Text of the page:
How to handle white areas

This topic contains 11 replies, has 7 voices, and was last updated by  Susan Cuss 1 year, 7 months ago.

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  • #132850
     MMcBuck 
    Participant
    @mmcbuck

    I painted a dog, which was white, but did have a few areas of darker fur. My idea was to use paynes gray and just put brush strokes.

    It’s like reading the directions on how to put something together, after you did it on your own and realized there was an issue.

    So, now I’m asking how you all handle whites. Whites in beards, hair, fur, etc.

    Thanks in advance, I know you all will have so many great answers.

    Sorry, somehow this posted twice. Can’t find where to delete one here.

    • This topic was modified 1 year, 7 months ago by  MMcBuck.
    #132851
     MMcBuck 
    Participant
    @mmcbuck

    I painted a dog, which was white, but did have a few areas of darker fur. My idea was to use paynes gray and just put brush strokes.

    It’s like reading the directions on how to put something together, after you did it on your own and realized there was an issue.

    So, now I’m asking how you all handle whites. Whites in beards, hair, fur, etc.

    Thanks in advance, I know you all will have so many great answers.

    #132857
     Julia Proulx 
    Participant
    @julia-proulx

    Thanks for the question, as I am looking for the same answers. I love your dog’s eyes and he/she looks wonderfully textured.

    #132864
     Sandra Strait 
    Participant
    @sandra-strait

    White reflects the colors around it, and you’ll never see a truly pure white for that reason.  All the colors of the subject and the background are therefore reflected in the whites.

    What you need to do is really look at the white areas and see the color, rather than believing what you know.  We’re taught that white is an absence of color and tend to ignore the fact that it isn’t.  The color is usually very pale – a tint, so if you have a blue background, you will see a very pale tinge of blue in the white.  If there are other colors around, say red flowers, the blue might turn into a purple tinge in some areas, or you might have distinct areas of blue and red tinges.

    In the painting below, my Siamese cat has two local colors – white with lavender-ish points. I reserved the white of the paper for the highlights and used the local color of the points (sort of a lavender) for the shadows.

    Note how little of the white of the paper that I used.  The amount of white changes according to the lighting you are trying to portray.

    I thinned my lavender mix with water to vary how dark it was.  In the darker shadowed areas, I used the reflected color of the background.

    Using local and reflected colors can get very complex, and it’s well worth studying, but there is an easier method.  You can make executive decisions, and simply choose the color that you want in your whites rather than depending on the real thing.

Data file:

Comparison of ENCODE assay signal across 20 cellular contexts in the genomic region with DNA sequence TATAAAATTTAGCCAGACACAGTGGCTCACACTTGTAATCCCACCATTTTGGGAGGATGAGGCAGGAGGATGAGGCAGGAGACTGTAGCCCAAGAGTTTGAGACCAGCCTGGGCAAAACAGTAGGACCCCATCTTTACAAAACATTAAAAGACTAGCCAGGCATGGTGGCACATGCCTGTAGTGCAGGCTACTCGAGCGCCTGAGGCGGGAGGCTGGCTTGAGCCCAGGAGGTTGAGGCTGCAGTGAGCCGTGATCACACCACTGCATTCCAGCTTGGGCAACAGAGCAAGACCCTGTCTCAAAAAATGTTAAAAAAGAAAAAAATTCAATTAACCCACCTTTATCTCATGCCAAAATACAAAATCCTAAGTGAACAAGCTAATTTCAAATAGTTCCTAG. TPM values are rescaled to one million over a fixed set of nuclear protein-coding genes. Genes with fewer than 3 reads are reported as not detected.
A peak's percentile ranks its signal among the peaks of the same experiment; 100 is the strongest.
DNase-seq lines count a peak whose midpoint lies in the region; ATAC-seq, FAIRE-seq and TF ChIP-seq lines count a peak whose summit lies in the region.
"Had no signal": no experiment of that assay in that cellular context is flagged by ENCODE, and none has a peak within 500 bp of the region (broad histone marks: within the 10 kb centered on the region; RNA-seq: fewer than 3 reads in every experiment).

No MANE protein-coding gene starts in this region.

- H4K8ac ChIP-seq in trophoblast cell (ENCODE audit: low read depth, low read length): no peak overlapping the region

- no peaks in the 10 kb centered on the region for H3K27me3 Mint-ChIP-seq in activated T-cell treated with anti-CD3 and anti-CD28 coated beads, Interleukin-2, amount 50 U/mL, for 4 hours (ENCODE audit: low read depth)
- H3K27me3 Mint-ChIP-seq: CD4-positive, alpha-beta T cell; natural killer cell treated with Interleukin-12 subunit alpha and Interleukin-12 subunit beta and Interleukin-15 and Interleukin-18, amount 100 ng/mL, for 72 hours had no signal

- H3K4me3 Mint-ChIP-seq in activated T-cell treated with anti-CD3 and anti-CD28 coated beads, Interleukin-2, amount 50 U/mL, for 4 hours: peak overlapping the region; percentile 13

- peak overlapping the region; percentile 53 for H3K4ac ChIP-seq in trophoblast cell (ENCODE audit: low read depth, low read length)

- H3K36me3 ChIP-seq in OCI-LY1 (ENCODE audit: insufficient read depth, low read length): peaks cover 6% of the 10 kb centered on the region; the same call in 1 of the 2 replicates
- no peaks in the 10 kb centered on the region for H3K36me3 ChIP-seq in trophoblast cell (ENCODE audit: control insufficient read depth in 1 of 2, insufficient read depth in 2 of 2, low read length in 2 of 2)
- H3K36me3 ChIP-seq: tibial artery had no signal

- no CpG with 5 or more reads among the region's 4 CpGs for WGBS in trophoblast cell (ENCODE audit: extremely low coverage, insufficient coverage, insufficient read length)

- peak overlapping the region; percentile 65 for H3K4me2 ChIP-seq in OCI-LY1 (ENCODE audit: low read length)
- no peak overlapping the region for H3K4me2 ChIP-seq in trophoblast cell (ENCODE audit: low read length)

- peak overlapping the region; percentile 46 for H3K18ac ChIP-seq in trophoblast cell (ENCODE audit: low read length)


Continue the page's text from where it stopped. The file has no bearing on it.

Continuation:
I’m showing one of my fineliner pen drawings here because I think it shows what I’m talking about more clearly than any my watercolors.

    I felt the local color – ‘liver’ brown – of this Springer Spaniel would make for an ugly white.  So I chose to put him on a blue blanket, and used two shades of blue for my tints.  For the darkest shadows, I simply used the black pen.  Black is trickier for watercolor.  If I had painted this, I would have used Payne’s Gray in a pinch, or mixed blue and brown to get an almost black.

    If you weren’t showing any background except a shadow, you would want your shadow to be a darker version of the colors in your white.

     

    Clear as mud? I hoped I’ve helped somewhat.

    #132866
     Sandra Strait 
    Participant
    @sandra-strait

    Oh, and I love your dog! You chose local color for your whites. Since it was all gray/blue you have painted a monochromatic painting, which is very cool.  You didn’t show a background but if you had wanted more color, you could have chosen a background color, and had it reflected in the shadows – sort of an implied background.

    #132999
     Anonymous

    Not really skilled at this yet, but one tip I have picked up is to use a piece of card/thickish paper. Make a hole with a hole punch. Examine your photo through the hole. You now have a way to compare the local colour with white, without being distracted by the surrounding colours which can influence perception.

    #133000
     Sandra Strait 
    Participant
    @sandra-strait

    Good tip, Rod!

    #133030
     Anonymous

     

    #133048
     Kate Powell 
    Participant
    @kate-powell

    Following, so far good suggestions.  I so rarely paint with white!

    (I asked to have your other post taken down.)

    #133068
     MMcBuck 
    Participant
    @mmcbuck

    Thanks so much to you all! I knew there was an answer! Plus we all got to enjoy your work Sandra.

    #133072
     Sandra Strait 
    Participant
    @sandra-strait

    I just hoped I helped rather than making it seem more complex than it is.

    #133517
     Susan Cuss 
    Participant
    @susan-cuss-1

    Wonderful and clear explanation (and art!!) Sandra! Thank you.

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